☰ In This Section

The following captures a number of Tim Senapatiratne's personal reflections on the ongoing conversation around faith and work here at the seminary. Tim is a Seminary Reference Librarian and Faculty Associate.

Reflecting on Bethel’s Faith and Work Conversation

Over the last academic year, because of our Work With Purpose initiative here at Bethel Seminary, I have had a lot of varying thoughts about work. The topic of work (and how to integrate it into our faith structures) is itself hard work. Here are some of the highlights of my own personal reflections (not in chronological order) of this integration:

  • It is fascinating to me how passionate we all are about our work! I’m not sure if this is an American thing or what, but I never seemed to have trouble getting people to talk about how faith and work interact. This suggests to me that our work, for good or bad, is a very important part of our identity and we all, it seems, intuitively want to bring our faith into work. For some these intersections are easy to make and for others it is much more challenging.
  • In my Hebrew Bible Survey course I taught this semester I added several short discussions about work as presented in the Bible. It was fun to discover that the Bible really has a lot to say about work! For example, my class (and me too) got really excited as we looked at Genesis 1 and 2 and realized that we are co-creators with God in our work here on earth. We work to complete the creative work that God started.
  • In this same class we also discovered that in order for work to be purposeful it must be just. A lot of writing about work and faith integration (rightly) focuses on how we as individuals should view the work we have been given. It is important, however, to also reflect on the work itself. To use an obvious example, a slave trader’s work, which is unjust and abhorrent, can never be purposeful work in the way we define purpose. I’m not sure how often specific jobs fall into the category of unjust work, but in a world crying for justice we need to consider justice more closely. Do minimum wage jobs really fit the category of just work? Are jobs without basic health care benefits just?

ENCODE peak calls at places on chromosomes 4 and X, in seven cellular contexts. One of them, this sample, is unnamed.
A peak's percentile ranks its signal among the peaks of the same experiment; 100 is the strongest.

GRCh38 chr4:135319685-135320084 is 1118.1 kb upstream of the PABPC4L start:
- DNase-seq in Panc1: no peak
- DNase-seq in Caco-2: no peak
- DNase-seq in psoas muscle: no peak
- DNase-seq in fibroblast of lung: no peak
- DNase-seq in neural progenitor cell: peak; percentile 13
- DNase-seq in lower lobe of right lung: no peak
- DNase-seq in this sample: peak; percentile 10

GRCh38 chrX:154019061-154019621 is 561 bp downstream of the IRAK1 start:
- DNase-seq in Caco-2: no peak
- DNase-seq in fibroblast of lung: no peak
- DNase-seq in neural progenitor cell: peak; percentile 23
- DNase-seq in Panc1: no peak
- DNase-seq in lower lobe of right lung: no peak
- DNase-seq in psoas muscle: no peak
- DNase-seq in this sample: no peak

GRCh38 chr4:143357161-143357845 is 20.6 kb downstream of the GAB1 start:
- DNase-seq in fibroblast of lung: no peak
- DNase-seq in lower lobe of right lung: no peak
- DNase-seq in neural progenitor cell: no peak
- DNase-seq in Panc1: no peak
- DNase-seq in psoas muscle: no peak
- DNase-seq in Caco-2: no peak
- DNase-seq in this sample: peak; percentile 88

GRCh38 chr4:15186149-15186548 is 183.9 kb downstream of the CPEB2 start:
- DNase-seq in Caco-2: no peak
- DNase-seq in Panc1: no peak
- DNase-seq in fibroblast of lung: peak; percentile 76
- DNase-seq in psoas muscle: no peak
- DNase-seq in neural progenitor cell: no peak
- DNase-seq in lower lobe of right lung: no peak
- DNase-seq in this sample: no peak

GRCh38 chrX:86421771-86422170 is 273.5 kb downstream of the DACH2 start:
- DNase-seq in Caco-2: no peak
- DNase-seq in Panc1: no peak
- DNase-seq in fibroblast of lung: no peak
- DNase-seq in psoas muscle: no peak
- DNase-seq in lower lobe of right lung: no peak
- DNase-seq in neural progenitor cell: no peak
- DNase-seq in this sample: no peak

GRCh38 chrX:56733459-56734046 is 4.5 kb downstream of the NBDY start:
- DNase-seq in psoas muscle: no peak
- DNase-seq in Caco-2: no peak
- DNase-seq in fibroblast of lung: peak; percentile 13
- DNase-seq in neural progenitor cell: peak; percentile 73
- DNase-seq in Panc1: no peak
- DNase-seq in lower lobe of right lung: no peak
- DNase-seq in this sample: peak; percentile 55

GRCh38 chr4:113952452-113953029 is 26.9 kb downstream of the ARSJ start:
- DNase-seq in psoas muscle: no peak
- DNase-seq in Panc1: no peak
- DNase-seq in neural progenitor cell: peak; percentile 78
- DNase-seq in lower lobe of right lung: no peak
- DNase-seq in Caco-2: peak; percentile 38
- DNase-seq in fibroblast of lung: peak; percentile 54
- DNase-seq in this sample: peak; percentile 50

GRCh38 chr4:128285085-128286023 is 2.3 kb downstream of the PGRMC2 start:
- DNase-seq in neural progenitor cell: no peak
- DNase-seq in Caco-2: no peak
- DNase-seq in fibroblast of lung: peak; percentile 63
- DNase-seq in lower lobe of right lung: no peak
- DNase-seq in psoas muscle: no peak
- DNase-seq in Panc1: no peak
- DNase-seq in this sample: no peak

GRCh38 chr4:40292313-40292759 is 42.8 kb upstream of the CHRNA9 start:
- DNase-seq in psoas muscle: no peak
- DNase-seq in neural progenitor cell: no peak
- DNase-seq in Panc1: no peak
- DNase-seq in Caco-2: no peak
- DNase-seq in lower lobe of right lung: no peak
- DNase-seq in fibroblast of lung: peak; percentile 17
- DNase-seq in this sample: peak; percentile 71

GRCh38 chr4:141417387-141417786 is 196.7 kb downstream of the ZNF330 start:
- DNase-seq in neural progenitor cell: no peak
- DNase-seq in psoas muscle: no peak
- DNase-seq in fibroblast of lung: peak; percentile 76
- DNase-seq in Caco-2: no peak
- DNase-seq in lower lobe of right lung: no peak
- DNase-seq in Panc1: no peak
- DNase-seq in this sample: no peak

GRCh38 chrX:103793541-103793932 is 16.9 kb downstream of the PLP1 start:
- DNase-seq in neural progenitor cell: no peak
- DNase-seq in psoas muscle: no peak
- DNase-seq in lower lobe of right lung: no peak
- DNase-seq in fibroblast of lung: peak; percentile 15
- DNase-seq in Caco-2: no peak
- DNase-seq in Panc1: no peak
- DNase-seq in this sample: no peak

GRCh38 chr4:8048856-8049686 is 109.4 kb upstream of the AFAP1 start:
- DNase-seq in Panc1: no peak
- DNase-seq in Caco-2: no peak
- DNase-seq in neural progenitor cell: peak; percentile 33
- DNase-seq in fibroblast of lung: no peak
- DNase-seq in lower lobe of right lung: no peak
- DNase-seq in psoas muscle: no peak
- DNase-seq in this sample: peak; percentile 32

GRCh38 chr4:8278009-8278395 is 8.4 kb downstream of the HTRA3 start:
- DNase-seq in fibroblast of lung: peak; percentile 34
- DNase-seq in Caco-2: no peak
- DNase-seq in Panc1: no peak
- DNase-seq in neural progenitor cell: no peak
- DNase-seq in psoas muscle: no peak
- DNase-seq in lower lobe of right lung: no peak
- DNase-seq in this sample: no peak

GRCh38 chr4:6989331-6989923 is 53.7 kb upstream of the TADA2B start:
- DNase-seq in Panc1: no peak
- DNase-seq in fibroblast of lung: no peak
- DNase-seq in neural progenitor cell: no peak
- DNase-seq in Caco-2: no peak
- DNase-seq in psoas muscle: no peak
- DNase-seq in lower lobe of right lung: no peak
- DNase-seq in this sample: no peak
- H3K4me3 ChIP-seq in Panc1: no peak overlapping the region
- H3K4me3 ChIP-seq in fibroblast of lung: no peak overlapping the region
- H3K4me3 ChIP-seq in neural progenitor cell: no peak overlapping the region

• I’ve heard some arguing that in order for work to be purposeful the work must allow us to live out our faith in explicit ways. While I’m not sure this push is incorrect, I do wonder if purpose must be thought of more robustly than that. The Hebrew concept of shalom points to completeness and wholeness as a goal and it seems to me helps to guide our purpose. To use a Bethel phrase, work should affirm us as humans, helping us to be “whole and holy.” In other words, sometimes the most purposeful work I do is the work that feeds and clothes my family.
  • Lastly, let’s talk blue collar. While I suppose that I am a white collar worker, many of my extended family of origin members are blue collar workers. My grandpa worked in the mines on the Iron Range and my father-in-law works in a warehouse. These people work hard and by worldly standards don’t get much to show for it. I have always read Jesus’ words about the greatest among us being a servant fairly literally. Those that serve in the service industry, work in dead end jobs, or have less than desirable jobs might be those that most clearly understand purpose when it comes to work. The work itself doesn’t give them much purpose, but they often have the clearest thinking on how work fulfils purposeful living. I believe we need to be careful not to equate “purpose” with “upward mobility.”

In her book The Altar in the World, Barbara Brown Taylor talks about seeking her “calling” in seminary. She got a rather strange answer back from God: “Do anything that pleases you; and belong to Me.” Taylor writes, “To become fully human means learning to turn my gratitude for being alive into some concrete common good… Wash feet. Give your stuff away. Share your food. Favor reprobates. Pray for those who are out to get you. Be the first to say, ‘I’m sorry.’ For those who took him as their model, being fully human became a full-time job. It became a vocation in itself, no matter what they happened to do for a living.”